The Ship Model Forum

The Ship Modelers Source
It is currently Mon May 17, 2021 3:09 pm

All times are UTC - 6 hours [ DST ]




Post a reply
Post icon:
None
Username:
Subject:
Message body:
Enter your message here, it may contain no more than 60000 characters. 

Font size:
Font colour
Options:
BBCode is ON
[img] is ON
[flash] is OFF
[url] is ON
Smilies are OFF
Disable BBCode
Do not automatically parse URLs
Question
What is the name in the logo in the top left? (hint it's something dot com):
This question is a means of preventing automated form submissions by spambots.
   

Topic review - Calling all USS Iowa BB-61 class fans
Author Message
  Post subject:  Parorama v. Separate  Reply with quote
Let me ask another format question. There are a lot of very tight places. Would people find separate photographs like this:

Attachment:
0 P1050342 3d Deck Boiler Room 2.jpg
0 P1050342 3d Deck Boiler Room 2.jpg [ 296.43 KiB | Viewed 91 times ]

Attachment:
0 P1060027 Fire RM 2 Side of Boiler.jpg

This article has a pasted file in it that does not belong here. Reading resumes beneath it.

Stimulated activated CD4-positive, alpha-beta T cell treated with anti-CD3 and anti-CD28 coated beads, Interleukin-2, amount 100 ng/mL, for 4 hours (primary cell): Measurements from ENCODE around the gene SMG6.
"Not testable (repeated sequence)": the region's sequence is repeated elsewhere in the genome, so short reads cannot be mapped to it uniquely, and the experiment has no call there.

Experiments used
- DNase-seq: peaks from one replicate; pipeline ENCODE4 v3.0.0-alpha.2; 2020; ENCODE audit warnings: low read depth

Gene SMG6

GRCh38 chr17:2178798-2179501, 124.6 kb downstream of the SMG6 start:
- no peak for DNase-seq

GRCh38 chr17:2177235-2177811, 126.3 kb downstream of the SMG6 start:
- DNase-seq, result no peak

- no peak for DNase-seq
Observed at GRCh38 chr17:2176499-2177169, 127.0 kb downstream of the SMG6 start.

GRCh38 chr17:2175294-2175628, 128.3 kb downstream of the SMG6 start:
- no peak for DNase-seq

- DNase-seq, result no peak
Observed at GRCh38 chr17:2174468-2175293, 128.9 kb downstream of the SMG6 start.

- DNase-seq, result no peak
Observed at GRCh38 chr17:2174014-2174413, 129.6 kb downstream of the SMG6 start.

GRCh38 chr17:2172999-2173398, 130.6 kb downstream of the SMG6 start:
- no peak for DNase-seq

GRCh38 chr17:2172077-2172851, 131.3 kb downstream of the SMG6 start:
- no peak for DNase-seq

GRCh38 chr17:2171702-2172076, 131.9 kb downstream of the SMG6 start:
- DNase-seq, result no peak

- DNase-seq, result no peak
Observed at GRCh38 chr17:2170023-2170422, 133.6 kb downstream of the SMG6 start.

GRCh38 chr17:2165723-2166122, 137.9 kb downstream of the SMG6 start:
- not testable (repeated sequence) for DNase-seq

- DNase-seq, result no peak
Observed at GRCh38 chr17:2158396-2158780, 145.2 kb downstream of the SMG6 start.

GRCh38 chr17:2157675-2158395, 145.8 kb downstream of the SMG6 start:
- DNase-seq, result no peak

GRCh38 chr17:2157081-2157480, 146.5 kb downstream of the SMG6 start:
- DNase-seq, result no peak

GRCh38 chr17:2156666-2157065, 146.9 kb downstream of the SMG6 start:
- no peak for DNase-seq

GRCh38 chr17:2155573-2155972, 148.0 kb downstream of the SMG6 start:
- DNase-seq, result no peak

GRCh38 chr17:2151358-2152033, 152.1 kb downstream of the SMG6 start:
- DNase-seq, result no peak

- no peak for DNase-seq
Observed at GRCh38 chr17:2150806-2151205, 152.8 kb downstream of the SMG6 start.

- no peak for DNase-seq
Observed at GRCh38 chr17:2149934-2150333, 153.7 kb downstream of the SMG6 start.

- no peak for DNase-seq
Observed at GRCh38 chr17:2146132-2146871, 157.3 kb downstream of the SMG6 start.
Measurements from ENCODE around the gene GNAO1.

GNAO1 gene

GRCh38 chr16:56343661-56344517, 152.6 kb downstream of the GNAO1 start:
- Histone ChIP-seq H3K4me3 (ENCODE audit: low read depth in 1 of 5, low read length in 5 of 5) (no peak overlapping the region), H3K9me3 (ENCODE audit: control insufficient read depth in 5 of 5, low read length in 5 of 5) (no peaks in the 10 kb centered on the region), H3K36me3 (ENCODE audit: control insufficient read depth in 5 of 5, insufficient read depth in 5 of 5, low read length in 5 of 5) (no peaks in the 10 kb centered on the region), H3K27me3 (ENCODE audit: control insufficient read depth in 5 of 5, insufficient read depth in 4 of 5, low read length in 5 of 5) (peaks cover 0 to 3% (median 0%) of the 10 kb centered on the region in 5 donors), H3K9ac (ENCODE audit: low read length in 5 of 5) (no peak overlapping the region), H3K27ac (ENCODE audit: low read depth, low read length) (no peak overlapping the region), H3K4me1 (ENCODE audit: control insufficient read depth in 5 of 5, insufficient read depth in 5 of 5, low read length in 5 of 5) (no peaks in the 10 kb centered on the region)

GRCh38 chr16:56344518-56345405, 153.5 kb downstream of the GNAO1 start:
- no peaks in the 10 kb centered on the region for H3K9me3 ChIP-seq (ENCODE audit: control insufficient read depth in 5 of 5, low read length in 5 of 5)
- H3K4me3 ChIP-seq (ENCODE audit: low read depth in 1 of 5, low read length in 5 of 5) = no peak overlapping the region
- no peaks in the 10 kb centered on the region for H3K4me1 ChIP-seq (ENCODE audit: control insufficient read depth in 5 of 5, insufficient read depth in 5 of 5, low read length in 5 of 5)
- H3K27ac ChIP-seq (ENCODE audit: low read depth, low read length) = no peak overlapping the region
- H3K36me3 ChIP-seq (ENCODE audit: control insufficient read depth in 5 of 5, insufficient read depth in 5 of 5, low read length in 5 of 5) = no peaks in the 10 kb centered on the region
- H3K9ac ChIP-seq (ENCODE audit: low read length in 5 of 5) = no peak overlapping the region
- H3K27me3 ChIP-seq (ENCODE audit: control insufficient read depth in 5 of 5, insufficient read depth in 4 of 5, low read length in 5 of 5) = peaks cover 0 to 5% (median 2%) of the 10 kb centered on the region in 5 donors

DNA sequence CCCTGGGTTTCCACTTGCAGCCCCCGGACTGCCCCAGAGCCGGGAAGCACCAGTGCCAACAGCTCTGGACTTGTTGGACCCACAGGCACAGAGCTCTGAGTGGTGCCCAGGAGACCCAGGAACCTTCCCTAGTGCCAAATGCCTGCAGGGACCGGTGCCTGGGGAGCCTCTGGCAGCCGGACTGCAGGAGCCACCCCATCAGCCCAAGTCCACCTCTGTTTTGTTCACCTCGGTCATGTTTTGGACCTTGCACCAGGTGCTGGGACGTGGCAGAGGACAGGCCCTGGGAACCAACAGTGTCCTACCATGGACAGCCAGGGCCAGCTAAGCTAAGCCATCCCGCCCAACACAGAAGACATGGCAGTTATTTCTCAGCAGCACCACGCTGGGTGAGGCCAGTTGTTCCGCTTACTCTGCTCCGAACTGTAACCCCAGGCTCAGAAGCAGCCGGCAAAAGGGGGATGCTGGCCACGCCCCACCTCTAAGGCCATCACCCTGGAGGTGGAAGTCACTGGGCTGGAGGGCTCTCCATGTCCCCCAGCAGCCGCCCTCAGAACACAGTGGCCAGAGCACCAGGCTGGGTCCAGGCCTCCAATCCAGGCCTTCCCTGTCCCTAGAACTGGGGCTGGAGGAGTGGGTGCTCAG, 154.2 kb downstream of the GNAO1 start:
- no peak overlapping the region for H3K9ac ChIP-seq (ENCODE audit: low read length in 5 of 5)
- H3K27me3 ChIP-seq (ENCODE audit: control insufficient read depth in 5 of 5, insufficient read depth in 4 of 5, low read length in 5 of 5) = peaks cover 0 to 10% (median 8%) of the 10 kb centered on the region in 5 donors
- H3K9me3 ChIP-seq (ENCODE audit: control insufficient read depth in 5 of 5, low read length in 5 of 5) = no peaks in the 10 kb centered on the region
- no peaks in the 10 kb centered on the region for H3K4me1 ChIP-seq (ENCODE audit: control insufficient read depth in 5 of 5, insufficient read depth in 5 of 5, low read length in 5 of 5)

0 P1060027 Fire RM 2 Side of Boiler.jpg [ 253.74 KiB | Viewed 91 times ]


or a panorama like this:

Attachment:
0 IMG_6650.jpg
0 IMG_6650.jpg [ 329.63 KiB | Viewed 91 times ]


To be the better representation?

The separate photographs are clearer but the panorama gives an overview.
(Keep in mind these have been reduced greatly in size for posting here.)
Post Posted: Fri May 14, 2021 8:38 pm
  Post subject:  Re: Calling all USS Iowa BB-61 class fans  Reply with quote
Jim,

Your 3D model photos remind me of the engineering section models that were made for USS NORTH CAROLINA (BB-55) - they are displayed with the 1/96 model of the ship and are section cuts of the ship's hull showing all the various decks and machinery. Each one is mounted with a Plexiglas cover to keep "little hands" from messing with things. It's been quite a few years since I was aboard BB-55, so I'm under the impression that those are still on display.

Your 3D model is very nicely done - if there are any pumps, motors, etc. that you've left out - go ahead and add them - usually with pumps there is a flange that belongs to the pump on all inlet/outlet piping, so you could show the pump w/flanges and let it go at that (i.e. no piping). Just a suggestion!

Hank
Post Posted: Fri May 14, 2021 2:02 pm
  Post subject:  Re: Calling all USS Iowa BB-61 class fans  Reply with quote
Fliger747 wrote:
Those remind me of the photos of the ship under construction! Some additional detail would help flesh out the apparent functionality of the components. I wonder if the layout of Sacramento's Fire room changed from the Iowa (Kentucky?) from which it was robbed. I presume that is a shaft on the left of the photo underneath the boilers?